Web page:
An investment analysis that looked at how much it would cost water users to build and operate the proposed Temperance Flat Dam northeast of Fresno without government funding was
finished earlier this year and quietly passed among water districts, which just as quietly asked the federal government to shelve work on the project. Read More
A range-wide genetic analysis of Lahontan cutthroat populations in Nevada, California and Oregon done by Helen Neville, Trout Unlimited’s senior scientist and UC-Davis in 2018 turned up hybrids — a mix Lahontan cutthroat and rainbow trout — in Independence Lake samples. As one of only two lakes in the world to support a relict self-sustaining and naturally reproducing population of Lahontan cutthroat trout, a threatened species under the Endangered Species Act, Independence Lake is irreplaceable.
A century of fire exclusion from Caples Creek drainage has led to higher fuel loading and tree density, which has increased the risk of high intensity wildfire. An important community water supply serving 110,000 people in the El Dorado Irrigation District is threatened, and the condition of meadows, streamside corridors, and aspen stands has declined. This project will complete 25 miles of prescribed fire containment line in preparation for 8,800 acres of burning. The project includes 4,400 acres of lower elevation understory burning, 4,400 acres of burning in vegetative islands mixed with rock at higher elevation, 25 acres of aspen restoration activities, and 25 acres of meadow restoration activities.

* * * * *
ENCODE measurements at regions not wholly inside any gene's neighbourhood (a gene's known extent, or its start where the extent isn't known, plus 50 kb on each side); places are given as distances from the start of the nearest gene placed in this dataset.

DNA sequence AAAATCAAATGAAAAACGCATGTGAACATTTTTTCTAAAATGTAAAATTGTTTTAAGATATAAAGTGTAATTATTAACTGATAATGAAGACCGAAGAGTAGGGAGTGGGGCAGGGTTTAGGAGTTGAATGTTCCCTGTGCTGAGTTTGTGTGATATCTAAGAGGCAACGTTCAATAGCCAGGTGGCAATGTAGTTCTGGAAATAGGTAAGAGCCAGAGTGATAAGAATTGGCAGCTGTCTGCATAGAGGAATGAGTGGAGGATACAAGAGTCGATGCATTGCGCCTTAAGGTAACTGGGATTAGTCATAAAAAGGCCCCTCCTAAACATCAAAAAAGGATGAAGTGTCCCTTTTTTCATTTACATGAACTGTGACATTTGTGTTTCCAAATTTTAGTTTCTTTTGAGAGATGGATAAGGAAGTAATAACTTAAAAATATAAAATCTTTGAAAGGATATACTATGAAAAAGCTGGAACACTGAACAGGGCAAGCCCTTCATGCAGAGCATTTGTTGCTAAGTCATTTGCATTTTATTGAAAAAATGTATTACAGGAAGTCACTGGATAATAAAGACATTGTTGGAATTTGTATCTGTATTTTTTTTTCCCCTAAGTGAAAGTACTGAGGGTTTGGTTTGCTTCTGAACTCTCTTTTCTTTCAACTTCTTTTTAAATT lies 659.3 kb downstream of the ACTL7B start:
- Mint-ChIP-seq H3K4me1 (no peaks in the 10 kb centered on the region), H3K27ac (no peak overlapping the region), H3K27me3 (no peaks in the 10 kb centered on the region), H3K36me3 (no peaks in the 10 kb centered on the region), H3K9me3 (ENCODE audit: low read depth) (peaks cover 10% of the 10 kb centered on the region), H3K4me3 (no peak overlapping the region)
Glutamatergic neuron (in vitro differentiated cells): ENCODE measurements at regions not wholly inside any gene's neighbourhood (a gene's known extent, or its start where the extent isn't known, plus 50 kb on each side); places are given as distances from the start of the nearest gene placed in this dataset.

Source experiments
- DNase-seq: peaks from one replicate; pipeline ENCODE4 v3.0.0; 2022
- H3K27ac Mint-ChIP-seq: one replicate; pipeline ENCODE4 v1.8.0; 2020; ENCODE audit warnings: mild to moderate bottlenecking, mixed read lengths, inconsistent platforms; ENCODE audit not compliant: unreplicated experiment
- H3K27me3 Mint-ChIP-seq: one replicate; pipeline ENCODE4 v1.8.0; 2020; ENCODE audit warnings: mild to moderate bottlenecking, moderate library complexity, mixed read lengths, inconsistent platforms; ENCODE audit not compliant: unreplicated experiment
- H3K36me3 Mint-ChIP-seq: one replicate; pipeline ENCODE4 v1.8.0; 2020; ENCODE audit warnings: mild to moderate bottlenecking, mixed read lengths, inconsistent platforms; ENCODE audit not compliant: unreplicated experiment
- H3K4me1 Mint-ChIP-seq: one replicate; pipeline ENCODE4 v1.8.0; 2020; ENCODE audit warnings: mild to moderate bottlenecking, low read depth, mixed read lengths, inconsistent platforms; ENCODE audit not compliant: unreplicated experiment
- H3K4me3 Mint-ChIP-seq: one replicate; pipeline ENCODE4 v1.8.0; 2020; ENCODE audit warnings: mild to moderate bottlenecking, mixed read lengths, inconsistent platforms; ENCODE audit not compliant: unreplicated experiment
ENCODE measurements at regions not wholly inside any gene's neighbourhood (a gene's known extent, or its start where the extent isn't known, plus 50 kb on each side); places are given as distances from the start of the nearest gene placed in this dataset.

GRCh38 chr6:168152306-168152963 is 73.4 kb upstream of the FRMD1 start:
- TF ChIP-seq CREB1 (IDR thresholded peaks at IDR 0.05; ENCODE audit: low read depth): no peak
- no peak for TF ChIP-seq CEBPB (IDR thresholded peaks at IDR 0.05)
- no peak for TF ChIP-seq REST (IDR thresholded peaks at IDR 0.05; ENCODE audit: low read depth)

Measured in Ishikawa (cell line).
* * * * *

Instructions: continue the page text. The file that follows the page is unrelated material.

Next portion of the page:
Caples Fire First Order Fire Effects. Preliminary Estimate of Burn Severity, Tree Mortality, and Fuel Consumption. Scott Dailey, USFS Enterprise Program
The Caples fire occurred in 2019 as part of the Caples Watershed Restoration project. A controlled burn was initiated at the end of September and classified as a wildfire in early October. The Fire Behavior Assessment Team (FBAT) has been in operation since 2003 and is a Multi-agency group of Fire/fuels managers, and fire scientists. Their task is to collect fire behavior and fire effects data for various objectives and agencies.
by Chris Wood June 24, 2020
Our iconic Snake River chinook salmon are down to less than 1 percent of their historic numbers.
With a few real exceptions, juvenile smolts in Idaho rear in some of the West’s best habitat, but on their way to the Pacific Ocean they must traverse eight dams, including four on the lower Snake River.
How do those dams impact their survival? A recent study used various approaches to estimate Snake River dam-related mortality and averaged their estimates with other comparable studies. The study confirms what scientists have been saying for decades. Read More
All Trout Unlimited El Dorado activities have been cancelled pending the relaxation of Corona Virus Guidance.
All of our Spring activity is curtailed. Our next chapter meeting will probably be in September. Occasional project work may arise during the summer. Specific notice will be made as opportunities arise and conditions are safe for participation.
Wash your hands, stay home and stay safe.